I’ve been running Windows 8 in a dual-boot configuration and I’ll be voicing my initial thoughts after a month of testing and using the OS daily. Microsoft is clearly taking this whole convergence thing to the next level – Windows 8, to a large extent, attempts to mimic Google’s Chrome OS in certain features and the always-online component once again comes in to trash the traditional Windows people around the world have loved for years. Its a complete departure from the OS we’ve known and gotten used to since 2002 with the release of XP.
One of the biggest staples that was always in an XP install was Microsoft Office. Since the launch of Office 2010, Microsoft offered a stripped-down version of Office Starter 2010, featuring free versions of Excel and Word with a sidebar for advertising Office 2010 packages. I installed Starter on many PCs where customers had tried other office packages and had finally resorted to piracy. Having something available like Starter helped a great deal, especially in the area of brand loyalty – suddenly they were satisfied that there was still a Microsoft and Windows-friendly alternative for them. Users who had been running old copies of Office could move with the times without breaking the bank or introducing a learning curve by migrating to Open Office. But now Microsoft has figured out another way to shoot itself in the foot – by killing OEM Office Starter packs, starting with all PCs that will ship with Windows 8 at the end of this year.
The company this week announced that all computers shipping with Windows 8 would instead come with a link for the online Office 365 app. Office 365 is part of Windows Live and features online versions of Word, Excel, OneNote and PowerPoint. Its the alternative to Google Docs with the exception that Microsoft probably won’t ever allow Office 365 to support an offline version. That would introduce more complexity and mess up their idea that Windows should now live forever in the cloud and ties in perfectly with its Windows Phone initiative.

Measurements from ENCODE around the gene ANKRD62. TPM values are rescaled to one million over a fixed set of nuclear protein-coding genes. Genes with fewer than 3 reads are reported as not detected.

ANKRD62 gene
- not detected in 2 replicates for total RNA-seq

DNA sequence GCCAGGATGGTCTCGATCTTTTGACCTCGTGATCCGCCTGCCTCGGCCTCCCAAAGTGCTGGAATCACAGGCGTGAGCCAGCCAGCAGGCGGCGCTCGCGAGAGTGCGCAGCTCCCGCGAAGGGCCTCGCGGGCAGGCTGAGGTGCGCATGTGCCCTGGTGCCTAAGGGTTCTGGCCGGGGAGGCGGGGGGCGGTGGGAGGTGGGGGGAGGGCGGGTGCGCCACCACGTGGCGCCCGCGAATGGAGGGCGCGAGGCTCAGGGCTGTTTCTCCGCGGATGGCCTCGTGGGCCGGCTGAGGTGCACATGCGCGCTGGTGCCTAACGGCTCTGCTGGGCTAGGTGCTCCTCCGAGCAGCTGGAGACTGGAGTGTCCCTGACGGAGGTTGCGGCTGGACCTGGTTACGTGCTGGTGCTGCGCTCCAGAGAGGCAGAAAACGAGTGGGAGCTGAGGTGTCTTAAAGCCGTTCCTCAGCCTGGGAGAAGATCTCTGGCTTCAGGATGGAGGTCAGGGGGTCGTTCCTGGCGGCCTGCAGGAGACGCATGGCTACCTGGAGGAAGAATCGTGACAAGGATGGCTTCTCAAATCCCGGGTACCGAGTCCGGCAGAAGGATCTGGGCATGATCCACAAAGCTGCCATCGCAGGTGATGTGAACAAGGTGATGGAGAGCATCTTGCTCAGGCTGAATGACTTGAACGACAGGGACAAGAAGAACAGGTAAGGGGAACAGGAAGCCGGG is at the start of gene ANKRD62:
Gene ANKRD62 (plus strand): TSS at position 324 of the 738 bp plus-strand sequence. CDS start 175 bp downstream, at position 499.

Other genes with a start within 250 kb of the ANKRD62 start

While I can understand their logic here, its what one would call a dick move; the uptake of Starter has only been aided by new computer and OEM license sales by computer shops and retail stores – that means its most used by people who couldn’t justify the price of Office Home and Student. Redmond figured that people would have grown tired of the software limitations like the lack of detailed formatting and certain other features and buy more expensive retail licenses. In its great need for more money, the company overlooked the most important and critical part of software – the price. Starter is free. Open Office is free. People like free stuff in general and this applies to a lot of things in life – free food, free music, Free Parking and free porn.
In fact, there’s a crapload of free productivity and office-focused apps out there ready to take over its own creation at a moment’s notice. Throwing out the idea just because it isn’t making them any money isn’t something I’d have expected of a company that prefers to keep people within its software umbrella. If you buy a computer, its normally sold with software made or approved by Microsoft – that’s been the expectation since 1998 and it still hasn’t changed 14 years later.
The all-in-one Microsoft Experience™ demonstrated by Windows 8 might work for countries where the internet is a commodity rather an a valuable resource, but in a bandwidth-rich country like ours with a monopolised data price, it won’t work as well as it would in other parts of the world. If Microsoft won’t keep Starter alive, they can kiss that userbase goodbye. If you’re a Starter user and you’re migrating to Windows 8, doing a upgrade install will still wipe out Starter, or at the very least revoke its free license and offer you Office 365 as an alternative. If you’re sticking to Windows 7, Starter will remain free for the remainder of the time that you don’t alter your install – a re-install will trigger the same action as Windows 8. You can, optionally, install an update that Microsoft will make Starter 2010 available for users upgrading their OS, allowing the Starter license to remain in use with your shiny new Metro-based OS.
Source: Tom’s Hardware
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